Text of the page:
Beer, Wine and Spirits represent one of the most dynamic
areas of grocery. Craft Beer, for
example, has exponentially enshrouded traditional global brands; displacing a
number of long-standing lines, due to their higher value delivery, in some of
the biggest category re-organizations to date. Across both the cider &
premix categories we’ve also seen a similar pattern of brand & line
It’s not just about taste delivery (though this is a vital component). Consumers are increasingly looking for products that are beautifully packaged, emotionally satisfying & capable of representing them as a lifestyle marker (#Instagram)
And so it is with heightened interest that we look to some
new products moving the goalposts in wine: in Asda, ‘Mad Dog &
Englishman’ offer a 4x25cl Tempranillo & Sauvignon Blanc and in Tesco,
‘Craft & Origin’ 50cl serve up Shiraz & Sauvignon Blanc.
The contenders line up against aforementioned consumer
trends – convenient formats that mimic
what consumers are used to from craft beer & cider (or indeed miniatures in
wine); individualistic appeal from the
more distinctive way of drinking wine.
However, it is our suggestion that neither
proposition is doing enough to stand up as genuine, confident and credible.
The design is unlikely to cut through on shelf. It’s not particularly eye-catching and very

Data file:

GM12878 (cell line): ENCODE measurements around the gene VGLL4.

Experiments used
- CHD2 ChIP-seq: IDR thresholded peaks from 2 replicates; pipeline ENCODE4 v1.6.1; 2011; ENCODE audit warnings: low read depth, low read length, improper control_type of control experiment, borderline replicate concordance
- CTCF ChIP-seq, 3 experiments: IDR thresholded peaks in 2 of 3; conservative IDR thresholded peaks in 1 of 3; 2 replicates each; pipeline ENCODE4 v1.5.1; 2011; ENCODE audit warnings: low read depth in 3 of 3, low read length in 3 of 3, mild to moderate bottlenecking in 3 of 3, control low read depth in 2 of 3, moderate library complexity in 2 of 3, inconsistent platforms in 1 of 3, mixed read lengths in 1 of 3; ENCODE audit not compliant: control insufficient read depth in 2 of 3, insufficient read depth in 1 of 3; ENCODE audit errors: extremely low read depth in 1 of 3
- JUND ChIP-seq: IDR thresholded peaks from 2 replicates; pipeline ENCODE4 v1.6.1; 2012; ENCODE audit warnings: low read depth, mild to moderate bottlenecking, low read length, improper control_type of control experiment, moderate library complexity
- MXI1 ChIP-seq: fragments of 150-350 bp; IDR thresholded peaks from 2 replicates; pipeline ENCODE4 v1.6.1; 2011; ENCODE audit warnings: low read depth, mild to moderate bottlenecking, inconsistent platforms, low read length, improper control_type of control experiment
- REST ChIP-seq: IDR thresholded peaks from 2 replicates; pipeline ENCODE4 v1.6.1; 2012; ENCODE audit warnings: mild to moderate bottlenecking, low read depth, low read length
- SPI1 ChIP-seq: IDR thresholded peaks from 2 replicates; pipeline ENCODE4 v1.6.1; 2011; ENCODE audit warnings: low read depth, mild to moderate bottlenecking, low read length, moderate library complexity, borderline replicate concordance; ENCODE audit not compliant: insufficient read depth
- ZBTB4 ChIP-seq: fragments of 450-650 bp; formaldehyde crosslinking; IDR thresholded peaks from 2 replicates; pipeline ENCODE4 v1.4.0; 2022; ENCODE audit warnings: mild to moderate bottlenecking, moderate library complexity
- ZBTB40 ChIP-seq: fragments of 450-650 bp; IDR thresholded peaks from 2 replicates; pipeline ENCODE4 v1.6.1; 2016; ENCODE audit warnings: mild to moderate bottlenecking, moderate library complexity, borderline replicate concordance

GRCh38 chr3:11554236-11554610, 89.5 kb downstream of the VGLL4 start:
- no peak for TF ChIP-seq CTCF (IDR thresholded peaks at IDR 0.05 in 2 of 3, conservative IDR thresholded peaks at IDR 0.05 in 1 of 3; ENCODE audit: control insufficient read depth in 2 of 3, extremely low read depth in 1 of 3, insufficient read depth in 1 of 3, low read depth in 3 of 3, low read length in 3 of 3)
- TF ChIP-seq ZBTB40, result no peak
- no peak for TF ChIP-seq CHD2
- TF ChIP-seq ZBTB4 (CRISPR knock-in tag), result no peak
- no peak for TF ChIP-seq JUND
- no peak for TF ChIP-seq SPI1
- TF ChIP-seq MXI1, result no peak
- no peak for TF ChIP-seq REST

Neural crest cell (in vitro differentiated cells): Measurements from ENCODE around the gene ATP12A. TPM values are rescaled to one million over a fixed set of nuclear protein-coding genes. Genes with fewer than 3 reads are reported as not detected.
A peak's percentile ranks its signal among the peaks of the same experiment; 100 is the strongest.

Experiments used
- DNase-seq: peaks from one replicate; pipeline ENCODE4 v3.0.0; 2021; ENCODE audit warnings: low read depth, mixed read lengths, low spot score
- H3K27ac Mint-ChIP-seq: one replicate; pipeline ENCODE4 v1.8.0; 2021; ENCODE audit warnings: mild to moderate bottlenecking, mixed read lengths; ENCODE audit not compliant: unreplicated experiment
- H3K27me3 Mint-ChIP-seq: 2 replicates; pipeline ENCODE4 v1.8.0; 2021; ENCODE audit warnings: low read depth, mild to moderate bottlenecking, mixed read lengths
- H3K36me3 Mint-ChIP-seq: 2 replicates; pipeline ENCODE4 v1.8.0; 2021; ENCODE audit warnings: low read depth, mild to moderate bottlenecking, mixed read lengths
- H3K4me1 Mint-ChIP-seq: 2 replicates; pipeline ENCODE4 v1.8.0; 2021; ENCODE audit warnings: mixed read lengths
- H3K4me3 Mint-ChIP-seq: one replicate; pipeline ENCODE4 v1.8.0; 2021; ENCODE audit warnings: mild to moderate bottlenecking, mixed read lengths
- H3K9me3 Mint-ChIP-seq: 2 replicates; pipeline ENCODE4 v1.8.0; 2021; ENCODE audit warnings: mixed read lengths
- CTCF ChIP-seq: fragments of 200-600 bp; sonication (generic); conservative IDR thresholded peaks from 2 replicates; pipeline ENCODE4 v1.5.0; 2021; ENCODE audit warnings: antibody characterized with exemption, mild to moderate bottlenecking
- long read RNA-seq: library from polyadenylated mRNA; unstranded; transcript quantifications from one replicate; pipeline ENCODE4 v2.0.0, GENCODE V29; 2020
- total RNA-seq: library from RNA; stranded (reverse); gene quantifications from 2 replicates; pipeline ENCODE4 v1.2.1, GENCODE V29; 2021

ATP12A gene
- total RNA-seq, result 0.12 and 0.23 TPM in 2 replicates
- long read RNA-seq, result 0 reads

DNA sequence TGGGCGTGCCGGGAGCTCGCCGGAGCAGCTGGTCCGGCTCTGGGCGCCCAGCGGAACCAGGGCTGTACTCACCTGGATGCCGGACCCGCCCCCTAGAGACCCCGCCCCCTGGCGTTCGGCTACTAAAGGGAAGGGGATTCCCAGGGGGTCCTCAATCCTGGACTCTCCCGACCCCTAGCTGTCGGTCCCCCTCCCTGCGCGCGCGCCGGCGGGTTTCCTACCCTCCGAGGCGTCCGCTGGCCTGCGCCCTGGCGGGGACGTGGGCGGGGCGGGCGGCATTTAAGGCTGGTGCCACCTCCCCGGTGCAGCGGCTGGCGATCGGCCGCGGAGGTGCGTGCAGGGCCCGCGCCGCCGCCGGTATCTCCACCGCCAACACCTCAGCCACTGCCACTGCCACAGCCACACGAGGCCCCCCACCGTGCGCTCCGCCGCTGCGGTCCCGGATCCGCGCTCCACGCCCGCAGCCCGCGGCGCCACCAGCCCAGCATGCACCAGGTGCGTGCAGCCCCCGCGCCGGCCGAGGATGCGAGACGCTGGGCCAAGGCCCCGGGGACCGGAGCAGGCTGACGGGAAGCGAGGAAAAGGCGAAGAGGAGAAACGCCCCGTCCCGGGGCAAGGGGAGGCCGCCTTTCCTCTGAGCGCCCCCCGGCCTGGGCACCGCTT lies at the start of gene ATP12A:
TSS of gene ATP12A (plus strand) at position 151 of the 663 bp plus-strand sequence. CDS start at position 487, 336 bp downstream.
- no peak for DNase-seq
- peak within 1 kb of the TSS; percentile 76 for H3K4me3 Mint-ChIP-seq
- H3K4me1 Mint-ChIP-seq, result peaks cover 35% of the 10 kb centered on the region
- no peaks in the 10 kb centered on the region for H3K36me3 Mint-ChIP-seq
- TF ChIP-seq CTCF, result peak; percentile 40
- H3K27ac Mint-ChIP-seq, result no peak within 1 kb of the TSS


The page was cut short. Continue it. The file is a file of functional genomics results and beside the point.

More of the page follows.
unclear as to the contents – you have to look quite closely to discover it’s actually
wine! Furthermore, the branding fails to
communicate anything about a taste profile – not least an experimental taste profile.
Though Craft & Origin speak of being ‘craft’, it becomes clear that
this relates solely to the grapes being ‘hand-picked’.
Against a backdrop of increased marketing savviness among
consumers, we are totally aligned to the notion that innovation must discover
its true authenticity. As far as
we're concerned, that can only be delivered if the proposition is signalling
the same message across brand, pack and product – prioritizing well-chosen functional
and emotional characteristics at key moments across the consumer journey, from
communications to well-engineered sensory attributes.
With everything we know about Millennials and their effect
on the wider population, we can say with conviction that people want innovation
to be braver and bolder. But if you’re going to try something new, brands must
do it with more conviction than these two contenders. Making a clearer statement of intent and then
supporting it in a way that feels seamless.
That said, this is the start of something we feel will only
get bigger. Wine is losing occasions to
other beverages (not least, non-alcoholic), so we can at least praise these efforts
for moving things on a bit.
Jeremy Taylor is Research Manager at MMR